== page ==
DETROIT – Doctors are starting to learn more about how the coronavirus (COVID-19) can affect the brain, and they report some patients are suffering from confusion, or even delirium.
In some cases, the neurological symptoms were the first signs of their infection, doctors said.
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“Some are having this, what we call ‘hyperactive delirium,' where you can get very agitated and start to have these paranoid delusions,” said Dr. Pravin George, of the Cleveland Clinic. “Some of them are having this thing called ‘hypoactive,' where they have these kind of internalized visions and then they start to have this very bad confusion.”
George said he’s noticed an increase in the number of COVID-19 patients experiencing delirium. He said intensive care unit delirium isn’t uncommon, especially in older patients and people with medical problems.
Research suggests COVID-19 delirium is trending younger, though, with some patients arriving at the hospital complaining of hallucinations, experts said.
Sedating medications given in the ICU to relax patients might contribute to delirium because they can have long-lasting effects on receptors in the brain.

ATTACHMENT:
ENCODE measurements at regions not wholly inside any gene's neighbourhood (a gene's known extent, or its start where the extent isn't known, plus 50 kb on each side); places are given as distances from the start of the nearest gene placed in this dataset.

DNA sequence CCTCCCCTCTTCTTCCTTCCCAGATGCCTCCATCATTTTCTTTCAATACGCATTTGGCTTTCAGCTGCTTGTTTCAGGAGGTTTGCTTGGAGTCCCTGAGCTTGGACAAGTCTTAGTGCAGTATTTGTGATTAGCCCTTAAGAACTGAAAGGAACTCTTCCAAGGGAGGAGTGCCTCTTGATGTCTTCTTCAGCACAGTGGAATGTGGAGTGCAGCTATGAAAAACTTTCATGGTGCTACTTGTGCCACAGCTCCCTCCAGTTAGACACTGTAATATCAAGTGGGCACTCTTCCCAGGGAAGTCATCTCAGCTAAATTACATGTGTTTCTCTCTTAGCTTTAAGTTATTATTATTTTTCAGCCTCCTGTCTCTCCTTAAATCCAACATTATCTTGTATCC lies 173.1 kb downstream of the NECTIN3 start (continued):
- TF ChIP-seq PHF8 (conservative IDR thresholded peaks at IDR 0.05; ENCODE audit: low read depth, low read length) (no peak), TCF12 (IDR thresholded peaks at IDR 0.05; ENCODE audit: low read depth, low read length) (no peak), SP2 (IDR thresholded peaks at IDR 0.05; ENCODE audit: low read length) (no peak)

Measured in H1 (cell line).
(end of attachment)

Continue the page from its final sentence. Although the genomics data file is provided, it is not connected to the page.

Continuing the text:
Early studies suggest some COVID-19 delirium might also be linked to prolonged periods of low oxygen.
“The brain is not getting enough oxygen in some of these patients just because of the severe respiratory issues and, for an extended amount of that, that can cause some of the individual brain cells to die, and over time, that death of some of these brain cells could be permanent and that could cause delirium in itself,” George said.
Doctors are just starting to learn about the long-term consequences of COVID-19, and it’s important to study people as they recover, George said.
Some survivors have also reported clouded thinking and trouble focusing, even weeks after leaving the hospital.